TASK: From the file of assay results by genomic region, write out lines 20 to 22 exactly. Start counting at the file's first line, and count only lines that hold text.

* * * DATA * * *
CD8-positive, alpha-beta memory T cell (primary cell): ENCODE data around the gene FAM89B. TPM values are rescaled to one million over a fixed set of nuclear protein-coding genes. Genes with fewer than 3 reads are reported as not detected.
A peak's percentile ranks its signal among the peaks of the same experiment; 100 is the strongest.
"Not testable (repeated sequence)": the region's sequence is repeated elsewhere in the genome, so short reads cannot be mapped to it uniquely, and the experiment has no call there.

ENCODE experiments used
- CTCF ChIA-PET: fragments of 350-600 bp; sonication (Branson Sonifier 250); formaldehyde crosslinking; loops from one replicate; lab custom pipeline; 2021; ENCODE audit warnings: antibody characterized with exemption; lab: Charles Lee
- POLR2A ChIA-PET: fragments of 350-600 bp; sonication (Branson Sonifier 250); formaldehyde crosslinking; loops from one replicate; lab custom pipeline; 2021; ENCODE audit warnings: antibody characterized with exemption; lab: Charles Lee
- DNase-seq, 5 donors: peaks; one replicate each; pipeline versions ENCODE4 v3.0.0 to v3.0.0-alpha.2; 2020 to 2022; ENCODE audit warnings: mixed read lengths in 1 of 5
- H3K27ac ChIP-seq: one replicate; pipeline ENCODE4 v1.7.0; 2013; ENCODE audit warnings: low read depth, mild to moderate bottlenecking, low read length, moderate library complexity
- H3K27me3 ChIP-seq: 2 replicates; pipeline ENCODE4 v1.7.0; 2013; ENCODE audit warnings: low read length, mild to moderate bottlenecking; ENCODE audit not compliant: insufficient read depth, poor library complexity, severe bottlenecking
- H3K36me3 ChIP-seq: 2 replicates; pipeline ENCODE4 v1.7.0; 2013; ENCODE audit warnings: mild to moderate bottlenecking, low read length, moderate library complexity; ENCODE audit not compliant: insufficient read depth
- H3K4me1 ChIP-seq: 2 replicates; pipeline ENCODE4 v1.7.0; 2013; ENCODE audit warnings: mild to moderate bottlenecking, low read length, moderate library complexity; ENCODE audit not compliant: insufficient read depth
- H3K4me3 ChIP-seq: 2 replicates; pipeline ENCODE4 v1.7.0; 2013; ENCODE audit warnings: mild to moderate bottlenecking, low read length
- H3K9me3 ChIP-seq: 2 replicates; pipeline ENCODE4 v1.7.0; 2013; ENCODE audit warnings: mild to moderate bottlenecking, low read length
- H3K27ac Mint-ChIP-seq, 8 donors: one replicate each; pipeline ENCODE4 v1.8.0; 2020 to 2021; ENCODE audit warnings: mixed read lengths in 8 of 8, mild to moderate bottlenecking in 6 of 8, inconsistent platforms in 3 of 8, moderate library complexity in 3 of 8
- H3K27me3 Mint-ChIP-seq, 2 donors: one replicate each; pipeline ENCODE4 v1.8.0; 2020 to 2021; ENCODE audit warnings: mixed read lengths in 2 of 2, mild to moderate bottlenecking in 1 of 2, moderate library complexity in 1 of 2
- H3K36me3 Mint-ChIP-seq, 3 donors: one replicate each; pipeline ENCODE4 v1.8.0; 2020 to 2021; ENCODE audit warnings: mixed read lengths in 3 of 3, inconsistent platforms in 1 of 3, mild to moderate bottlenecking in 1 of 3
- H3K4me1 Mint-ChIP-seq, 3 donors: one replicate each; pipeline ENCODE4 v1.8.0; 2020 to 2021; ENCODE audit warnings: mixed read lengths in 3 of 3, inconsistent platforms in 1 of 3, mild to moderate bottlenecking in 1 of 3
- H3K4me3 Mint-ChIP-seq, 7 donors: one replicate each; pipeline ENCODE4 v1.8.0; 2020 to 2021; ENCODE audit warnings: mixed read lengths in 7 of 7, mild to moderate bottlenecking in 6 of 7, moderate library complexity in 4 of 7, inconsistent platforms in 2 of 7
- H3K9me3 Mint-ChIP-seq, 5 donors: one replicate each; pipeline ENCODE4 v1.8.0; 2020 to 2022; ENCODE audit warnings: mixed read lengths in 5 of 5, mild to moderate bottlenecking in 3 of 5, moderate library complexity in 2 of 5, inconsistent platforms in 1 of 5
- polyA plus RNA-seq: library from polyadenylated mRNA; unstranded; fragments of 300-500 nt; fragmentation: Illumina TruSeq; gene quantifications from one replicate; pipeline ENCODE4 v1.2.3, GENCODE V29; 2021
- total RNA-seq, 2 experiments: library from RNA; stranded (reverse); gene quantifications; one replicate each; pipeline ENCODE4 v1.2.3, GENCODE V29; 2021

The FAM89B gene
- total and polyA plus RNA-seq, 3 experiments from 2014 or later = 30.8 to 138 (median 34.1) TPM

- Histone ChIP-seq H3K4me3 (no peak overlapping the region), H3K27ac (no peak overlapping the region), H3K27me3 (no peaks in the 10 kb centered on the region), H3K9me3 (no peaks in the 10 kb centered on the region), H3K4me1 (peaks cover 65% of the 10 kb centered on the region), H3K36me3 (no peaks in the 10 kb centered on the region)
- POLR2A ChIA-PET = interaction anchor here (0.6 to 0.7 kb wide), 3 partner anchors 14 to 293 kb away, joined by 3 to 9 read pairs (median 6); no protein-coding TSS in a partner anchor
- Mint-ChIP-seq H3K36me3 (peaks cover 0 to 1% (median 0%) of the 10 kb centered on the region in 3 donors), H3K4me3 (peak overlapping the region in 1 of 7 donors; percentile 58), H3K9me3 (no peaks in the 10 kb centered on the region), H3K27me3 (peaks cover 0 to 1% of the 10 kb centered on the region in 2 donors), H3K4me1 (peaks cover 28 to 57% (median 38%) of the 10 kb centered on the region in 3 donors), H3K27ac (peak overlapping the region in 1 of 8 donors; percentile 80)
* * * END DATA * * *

- polyA plus RNA-seq: library from polyadenylated mRNA; unstranded; fragments of 300-500 nt; fragmentation: Illumina TruSeq; gene quantifications from one replicate; pipeline ENCODE4 v1.2.3, GENCODE V29; 2021
- total RNA-seq, 2 experiments: library from RNA; stranded (reverse); gene quantifications; one replicate each; pipeline ENCODE4 v1.2.3, GENCODE V29; 2021

The FAM89B gene